So, the question to be considered is: where am I along the continuum from broken to bent? The difficulty with that question is a little like trying to see your own back. There is a massive blind spot that I simply cannot see. The trick is what I do with that blind spot. Do I assume that it is no different from what I can see, or am I driven for clarity to know what is there? Unfortunately, or fortunately, the only real way to know what’s there is to have someone help you. Of course, this challenge begins as much with the person helping us as it does with us. Right out of the gate, I have to know whom I’m asking to give me such a report. I would refer you to reading “Safe People” by Henry Cloud and John Townsend to get a full sense of how to choose the safe people in your life to perform this function. The second part of this formula is your confidence in your own willingness to accept what is given you by a safe person. Your confidence will have a direct impact on your willingness to accept the report, and to do something about it. Upon receiving such a report, the next step is who you choose for traveling companions for your journey. Again, the importance of safe people in your life cannot be understated.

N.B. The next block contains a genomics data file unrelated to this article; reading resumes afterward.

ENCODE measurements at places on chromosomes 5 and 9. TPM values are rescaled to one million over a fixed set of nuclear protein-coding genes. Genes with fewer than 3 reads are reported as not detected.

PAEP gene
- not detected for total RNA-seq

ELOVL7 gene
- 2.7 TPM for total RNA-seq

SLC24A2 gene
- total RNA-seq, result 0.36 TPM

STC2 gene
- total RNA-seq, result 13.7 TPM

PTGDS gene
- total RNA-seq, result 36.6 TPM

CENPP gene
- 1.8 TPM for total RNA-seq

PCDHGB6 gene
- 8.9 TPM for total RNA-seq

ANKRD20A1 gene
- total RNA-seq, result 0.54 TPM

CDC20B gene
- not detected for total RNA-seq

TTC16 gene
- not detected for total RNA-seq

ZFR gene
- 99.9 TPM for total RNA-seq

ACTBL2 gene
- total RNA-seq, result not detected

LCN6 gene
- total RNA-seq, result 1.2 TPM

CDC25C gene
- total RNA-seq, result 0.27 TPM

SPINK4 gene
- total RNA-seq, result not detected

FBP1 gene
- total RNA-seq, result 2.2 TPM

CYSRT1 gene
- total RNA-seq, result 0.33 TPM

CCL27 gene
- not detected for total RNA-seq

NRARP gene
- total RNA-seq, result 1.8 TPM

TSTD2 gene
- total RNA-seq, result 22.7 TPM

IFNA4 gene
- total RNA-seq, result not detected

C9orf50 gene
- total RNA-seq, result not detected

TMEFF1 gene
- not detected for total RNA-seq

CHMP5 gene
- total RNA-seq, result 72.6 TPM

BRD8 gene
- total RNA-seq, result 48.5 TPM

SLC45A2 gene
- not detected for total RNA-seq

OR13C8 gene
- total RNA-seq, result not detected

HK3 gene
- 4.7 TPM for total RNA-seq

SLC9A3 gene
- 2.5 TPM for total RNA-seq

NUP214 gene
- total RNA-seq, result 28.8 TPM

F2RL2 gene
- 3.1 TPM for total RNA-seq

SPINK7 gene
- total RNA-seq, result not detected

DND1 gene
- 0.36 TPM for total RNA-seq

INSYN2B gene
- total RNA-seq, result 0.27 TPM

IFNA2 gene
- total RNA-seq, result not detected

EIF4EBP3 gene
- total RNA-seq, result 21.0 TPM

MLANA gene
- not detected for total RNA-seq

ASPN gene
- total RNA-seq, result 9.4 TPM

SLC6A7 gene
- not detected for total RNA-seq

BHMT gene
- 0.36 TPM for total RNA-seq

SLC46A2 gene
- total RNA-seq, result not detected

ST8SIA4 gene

For me, I want to be part of the broken “rabble” that are heading on this journey. I must admit that I am most prone to follow a variety of “bunny trails” while I listen to the “little Oyarsa” in my head, but thankfully even when I’m wandering in the “far country” of my own making my Father is looking to the horizon for my return.

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A Ruthless Defense

When I examine my response to being confronted with the cold, unchanging, and non-negotiating reality of myself, I have a variety of responses. Not the least of these responses are a defense. In the account of the woman at the well in John 4, I realized that many of the strategies she used to slither out from under the discerning eye of a wandering rabbi are just like my own.